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Prenatal Diagnosis and Genetic Counseling of Cystic Fibrosis

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The number of DNA markers at the chromosome 7‐locus of the putative CF gene has markedly increased in recent years, also as a result of intensive research into the possible “candidate” gene. In studies of families with one or more affected children, 97.5 % of families are now fully informative, allowing a prenatal diagnosis by chorionic villus sampling in the 10th week and DNA‐analysis, which will usually give now a diagnosis with a remaining risk of less than 1 %. The microvillar enzyme test in amniotic fluid after amniocentesis in the 18th week will remain an alternative for couples who have a high prior risk, but are either not informative at DNA analysis, or where no information on a (deceased) index case (previous affected child) is available. The risk for a wrong classification is in the order of a few percent (in a 1:4 prior risk case) and careful discussion of the limitations are needed when this test is applied to cases with a lower prior risk. The linkage disequilibrium established for a number of RFLP's (Restriction Fragment Length Polymorphisms), as detected by various probes and various restriction enzymes around the CF locus has opened the possibility to refine the risk estimation of heterozygosity for individuals outside families with CF‐affected children. The presence of certain haplotypes may change the risk for being CF heterozygote from ±1:7 to 1:250, as compared to a population risk of ±1: 25. Such a risk estimation seems insufficient for carrier detection at the population level, but may be useful in specific situations, as in selection of a sperm donor for those CF parents who opt for artificial insemination by donor sperm, etc. The possible genetic heterogeneity of CF is discussed recently, and future work is needed to see if CF with meconium ileus is genetically different (with a higher risk of recurrence) from other forms of the disorder.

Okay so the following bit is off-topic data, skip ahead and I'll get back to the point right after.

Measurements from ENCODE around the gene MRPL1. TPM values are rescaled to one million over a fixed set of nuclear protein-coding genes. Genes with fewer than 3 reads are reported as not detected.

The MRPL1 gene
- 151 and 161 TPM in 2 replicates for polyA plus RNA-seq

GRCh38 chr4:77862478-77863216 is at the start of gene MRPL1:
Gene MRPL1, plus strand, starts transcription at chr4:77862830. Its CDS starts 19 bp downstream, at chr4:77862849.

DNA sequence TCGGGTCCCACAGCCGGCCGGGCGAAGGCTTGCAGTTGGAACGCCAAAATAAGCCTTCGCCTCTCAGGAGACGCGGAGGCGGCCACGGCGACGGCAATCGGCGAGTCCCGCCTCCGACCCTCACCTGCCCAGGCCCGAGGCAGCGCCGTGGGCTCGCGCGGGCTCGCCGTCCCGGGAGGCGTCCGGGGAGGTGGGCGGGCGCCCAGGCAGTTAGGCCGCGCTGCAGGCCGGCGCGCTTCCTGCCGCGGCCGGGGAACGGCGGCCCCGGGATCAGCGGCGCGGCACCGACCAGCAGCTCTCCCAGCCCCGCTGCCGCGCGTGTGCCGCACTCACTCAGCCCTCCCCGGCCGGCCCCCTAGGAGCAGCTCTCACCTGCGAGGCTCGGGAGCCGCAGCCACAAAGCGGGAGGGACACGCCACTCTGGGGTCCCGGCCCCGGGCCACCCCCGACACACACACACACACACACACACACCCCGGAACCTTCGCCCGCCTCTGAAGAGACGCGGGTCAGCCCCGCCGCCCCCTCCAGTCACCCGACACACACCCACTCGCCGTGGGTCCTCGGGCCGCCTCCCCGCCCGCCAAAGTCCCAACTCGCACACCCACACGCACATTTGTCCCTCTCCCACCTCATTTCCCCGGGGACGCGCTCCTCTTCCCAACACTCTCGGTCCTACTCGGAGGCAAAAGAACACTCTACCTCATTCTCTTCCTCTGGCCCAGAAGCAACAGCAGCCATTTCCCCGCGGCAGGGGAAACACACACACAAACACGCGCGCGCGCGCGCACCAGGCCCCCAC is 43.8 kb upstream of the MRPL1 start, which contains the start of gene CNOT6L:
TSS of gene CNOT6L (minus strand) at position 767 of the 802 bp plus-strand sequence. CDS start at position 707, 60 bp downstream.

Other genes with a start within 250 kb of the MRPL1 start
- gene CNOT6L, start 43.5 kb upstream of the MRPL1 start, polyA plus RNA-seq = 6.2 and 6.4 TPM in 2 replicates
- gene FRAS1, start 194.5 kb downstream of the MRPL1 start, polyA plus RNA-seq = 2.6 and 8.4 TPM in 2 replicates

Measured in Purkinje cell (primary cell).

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Document Type: Research Article

Affiliations: Department of Clinical Genetics and Paediatrics, Erasmus University and University Hospital Dijkzigt/Sophia's Children's Hospital, Rotterdam, The Netherlands

Publication date: November 1, 1989

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